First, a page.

Floris: Thanks for the info and your products seem very interesting but it looks like the construction details you provided pertain to 3 wythe brick structure where the insulation is in contact with the brick.

    Assuming we eliminate bulk water intrusion from the exterior, insulate between the studs, and air seal the interior (which I haven't quite figured out where the 2nd and 3rd floor joist are nailed along side the studs and sit on a 1" x 5" horizontal let in brace) what do you think the long term effect on the exterior (brick facing) side of the studs?


  5. user-1061844 | | #5

    A single whyte brick (as all construction) needs to not get soaked. A big roof overhang, and proper flashing will go along way. But low absorption values of the brick, especially close to the ground are important factors when internally insulating. The INTELLO Plus air and smart vapor control can help redistribute some of the unforseen exterior moisture that gets absorbed by the cellulose insulation.

    Airtightness of the assembly is important, and the floor joist should be sealed. Question is, if they bear on the 2x4 wall (which would be preferable). It will take some diligence to get them taped tight, but this is far from impossible. So picture.

  6. GBA Editor
    Martin Holladay | | #6

    You wrote, "A single whyte brick (as all construction) needs to not get soaked."

    Of course it's a good idea to include roof overhangs that minimize the exposure of a brick wall to rain.

    But all brick walls get wet, and all buildings are subject to wind-driven rain almost every year, and often every month.

    If a wall assembly depends on the bricks staying dry, the wall assembly will fail -- because all bricks get wet.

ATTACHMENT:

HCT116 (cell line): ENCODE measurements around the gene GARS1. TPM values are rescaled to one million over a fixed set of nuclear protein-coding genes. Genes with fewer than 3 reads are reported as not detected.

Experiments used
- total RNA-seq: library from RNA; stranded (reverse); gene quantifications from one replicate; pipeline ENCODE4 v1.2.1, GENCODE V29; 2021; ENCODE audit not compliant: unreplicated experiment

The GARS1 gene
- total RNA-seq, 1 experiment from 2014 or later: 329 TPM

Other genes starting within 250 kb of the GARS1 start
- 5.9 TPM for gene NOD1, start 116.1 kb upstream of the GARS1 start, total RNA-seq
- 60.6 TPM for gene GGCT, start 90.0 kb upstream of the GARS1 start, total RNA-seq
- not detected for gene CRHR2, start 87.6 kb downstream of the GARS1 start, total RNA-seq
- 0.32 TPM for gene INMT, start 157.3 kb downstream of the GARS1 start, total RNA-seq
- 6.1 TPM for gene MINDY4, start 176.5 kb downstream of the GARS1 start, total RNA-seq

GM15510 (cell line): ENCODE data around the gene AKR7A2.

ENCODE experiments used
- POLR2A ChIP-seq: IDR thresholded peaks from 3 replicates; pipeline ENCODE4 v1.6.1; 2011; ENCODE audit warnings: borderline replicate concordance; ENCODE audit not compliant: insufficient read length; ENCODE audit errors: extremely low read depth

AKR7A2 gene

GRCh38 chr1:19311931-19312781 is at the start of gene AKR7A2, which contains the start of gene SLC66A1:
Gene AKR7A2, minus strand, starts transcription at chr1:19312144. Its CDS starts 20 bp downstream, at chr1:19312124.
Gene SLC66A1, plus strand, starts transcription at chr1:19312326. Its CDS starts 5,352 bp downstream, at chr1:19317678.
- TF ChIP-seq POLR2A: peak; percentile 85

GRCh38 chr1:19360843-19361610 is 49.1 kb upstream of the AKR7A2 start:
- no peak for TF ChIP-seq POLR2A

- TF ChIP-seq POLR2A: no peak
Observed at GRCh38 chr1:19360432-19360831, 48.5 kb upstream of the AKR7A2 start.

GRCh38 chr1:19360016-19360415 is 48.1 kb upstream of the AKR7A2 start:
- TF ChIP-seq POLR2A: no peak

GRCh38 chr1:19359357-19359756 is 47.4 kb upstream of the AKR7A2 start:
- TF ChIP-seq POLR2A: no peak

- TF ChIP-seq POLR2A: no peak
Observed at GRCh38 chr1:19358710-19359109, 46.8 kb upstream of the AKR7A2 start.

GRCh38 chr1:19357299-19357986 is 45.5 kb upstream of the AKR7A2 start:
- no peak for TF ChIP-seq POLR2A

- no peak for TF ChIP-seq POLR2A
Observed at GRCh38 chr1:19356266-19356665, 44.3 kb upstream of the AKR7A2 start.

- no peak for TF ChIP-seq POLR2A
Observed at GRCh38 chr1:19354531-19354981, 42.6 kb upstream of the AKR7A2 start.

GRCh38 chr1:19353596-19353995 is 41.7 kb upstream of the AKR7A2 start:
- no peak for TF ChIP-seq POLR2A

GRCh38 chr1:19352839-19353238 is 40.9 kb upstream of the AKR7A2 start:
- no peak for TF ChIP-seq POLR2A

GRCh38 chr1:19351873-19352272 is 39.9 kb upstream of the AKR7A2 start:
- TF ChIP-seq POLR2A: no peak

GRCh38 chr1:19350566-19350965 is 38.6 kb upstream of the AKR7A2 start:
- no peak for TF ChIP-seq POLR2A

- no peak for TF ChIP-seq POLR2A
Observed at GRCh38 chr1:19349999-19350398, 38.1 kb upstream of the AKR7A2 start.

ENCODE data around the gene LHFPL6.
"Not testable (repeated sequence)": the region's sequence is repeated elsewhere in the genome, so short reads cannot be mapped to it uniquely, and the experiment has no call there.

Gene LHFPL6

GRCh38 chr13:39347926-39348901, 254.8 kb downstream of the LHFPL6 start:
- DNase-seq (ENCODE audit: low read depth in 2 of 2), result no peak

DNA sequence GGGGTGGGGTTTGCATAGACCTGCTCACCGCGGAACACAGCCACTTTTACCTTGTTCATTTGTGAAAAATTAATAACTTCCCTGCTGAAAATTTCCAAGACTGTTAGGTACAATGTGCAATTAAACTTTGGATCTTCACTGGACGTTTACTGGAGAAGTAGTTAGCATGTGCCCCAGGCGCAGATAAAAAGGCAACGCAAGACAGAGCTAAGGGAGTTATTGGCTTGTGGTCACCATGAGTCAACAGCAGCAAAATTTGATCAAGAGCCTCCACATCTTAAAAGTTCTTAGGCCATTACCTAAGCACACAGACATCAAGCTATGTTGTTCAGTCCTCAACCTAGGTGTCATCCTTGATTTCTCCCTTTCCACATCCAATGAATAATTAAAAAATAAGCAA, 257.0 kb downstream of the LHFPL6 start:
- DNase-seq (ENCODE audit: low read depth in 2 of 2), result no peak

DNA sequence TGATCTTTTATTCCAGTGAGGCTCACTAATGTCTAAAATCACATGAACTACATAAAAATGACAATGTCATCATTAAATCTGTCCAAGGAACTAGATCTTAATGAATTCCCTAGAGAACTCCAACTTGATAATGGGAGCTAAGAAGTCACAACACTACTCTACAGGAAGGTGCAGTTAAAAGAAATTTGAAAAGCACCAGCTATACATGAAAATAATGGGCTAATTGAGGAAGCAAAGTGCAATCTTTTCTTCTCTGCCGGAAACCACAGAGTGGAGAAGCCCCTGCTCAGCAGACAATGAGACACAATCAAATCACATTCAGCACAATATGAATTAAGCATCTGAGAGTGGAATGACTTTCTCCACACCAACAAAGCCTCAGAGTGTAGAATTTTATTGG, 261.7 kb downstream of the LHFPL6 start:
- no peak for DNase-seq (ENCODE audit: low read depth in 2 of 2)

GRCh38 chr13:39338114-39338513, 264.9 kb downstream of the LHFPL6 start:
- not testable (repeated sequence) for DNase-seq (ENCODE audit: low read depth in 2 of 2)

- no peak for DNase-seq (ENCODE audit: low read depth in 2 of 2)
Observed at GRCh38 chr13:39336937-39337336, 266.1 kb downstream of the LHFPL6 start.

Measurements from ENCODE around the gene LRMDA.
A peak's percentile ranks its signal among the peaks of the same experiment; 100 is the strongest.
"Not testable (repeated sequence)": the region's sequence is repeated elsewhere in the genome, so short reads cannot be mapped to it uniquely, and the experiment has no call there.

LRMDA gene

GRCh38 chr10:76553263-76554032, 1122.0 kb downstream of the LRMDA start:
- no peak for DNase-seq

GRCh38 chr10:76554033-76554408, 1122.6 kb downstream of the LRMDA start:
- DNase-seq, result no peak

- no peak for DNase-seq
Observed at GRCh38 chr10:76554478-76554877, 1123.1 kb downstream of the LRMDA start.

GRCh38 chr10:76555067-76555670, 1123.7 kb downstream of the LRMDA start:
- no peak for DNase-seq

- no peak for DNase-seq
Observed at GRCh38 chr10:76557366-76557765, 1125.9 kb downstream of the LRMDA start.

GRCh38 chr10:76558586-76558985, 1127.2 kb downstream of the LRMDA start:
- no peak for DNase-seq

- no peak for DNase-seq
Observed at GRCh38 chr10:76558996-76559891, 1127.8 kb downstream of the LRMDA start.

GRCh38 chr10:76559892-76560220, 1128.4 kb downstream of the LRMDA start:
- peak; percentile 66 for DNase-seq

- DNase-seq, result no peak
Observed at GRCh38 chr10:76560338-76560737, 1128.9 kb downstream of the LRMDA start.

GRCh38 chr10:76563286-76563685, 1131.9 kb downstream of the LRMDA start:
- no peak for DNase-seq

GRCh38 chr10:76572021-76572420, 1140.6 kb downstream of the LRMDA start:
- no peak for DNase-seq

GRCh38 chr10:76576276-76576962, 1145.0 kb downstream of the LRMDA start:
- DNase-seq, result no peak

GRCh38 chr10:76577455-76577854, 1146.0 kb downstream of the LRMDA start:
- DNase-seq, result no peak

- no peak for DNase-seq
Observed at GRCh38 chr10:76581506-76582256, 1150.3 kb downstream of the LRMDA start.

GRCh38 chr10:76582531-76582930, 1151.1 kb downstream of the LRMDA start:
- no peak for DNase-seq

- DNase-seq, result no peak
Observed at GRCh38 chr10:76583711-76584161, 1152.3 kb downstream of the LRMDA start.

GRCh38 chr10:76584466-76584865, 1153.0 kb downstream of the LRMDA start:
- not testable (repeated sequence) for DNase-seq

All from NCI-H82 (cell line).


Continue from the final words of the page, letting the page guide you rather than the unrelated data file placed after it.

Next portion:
7. Expert Member
    Dana Dorsett | | #7

    Bricks can even take on copious amounts of dew , it's not just a rain wetting issue (though limiting the rain wetting is of course still primary.)

    The building owner isn't going to like it, but 1.5" of rigid foam on the exterior with a drain-plane material between the foam and brick would allow you do dense-pack the cavities with a new-school fiberglass like Optima or Spider. With 12" o.c. full-dimension lumber 2x5" framing even in a balloon framed building the framing fraction is likely to be around 30%, and the thermal bridging of literally ANY cavity fill alone (even if you could get away with it, but you can't) wouldn't quite bring it up to IRC 2012 from an average U-factor point of view. With 1.5" of foil faced iso (R9) on the exterior and a R4/inch high density fiber in the cavities you'd be running a respectable whole-wall R of about R21 (assuming 30% framing fraction), and there would be little wintertime moisture accumulation in the brick to rot out the stud edges. If you go with XPS it'll still work from a moisture point of view, but will only run about R19 whole-wall.

    I'm reluctant to recommend cellulose in this app, but if it can be determined that there is little or no "rising damp" moisture wicking up the brick from capillary forces cellulose might be used in place of high-density fiberglass.

    Blowing fiber into a balloon framed wall usually requires blocking the joist bays to keep it from filling up the floors too, but most insulation contractors are already aware of this.

    Hanging rigid foam to masonry can be done with 1x furring through-screwed into the masonry at least 1.5", 24" o.c.. If the pointing is in rough shape it may be worth cleaning it up a bit and applying a sacrificial parge of lime mortar to preserve the integrity of the older mortar. (It'll be moving a lot less water AFTER you've covered it with a drain plane/weather-resistant barrier, and put a foam warming blanket over it.) Even fiber cement siding can usually be nailed to 1x furring with ring-shank nails (of an appropriate material) for reasonable retention despite the shorter penetration.

    Serious consideration has to be given about how windows & doors are flashed when taking this route, and you may be well -advised to add better (preferable stainless steel) brick ties to keep it all from falling down in a mild earthquake- it's probably susceptible right NOW.

    OK, the budget just exited Mars orbit on it's way to the asteroid belt ... :-) Bottom line, there's no cheap way out, but you CAN get there from here.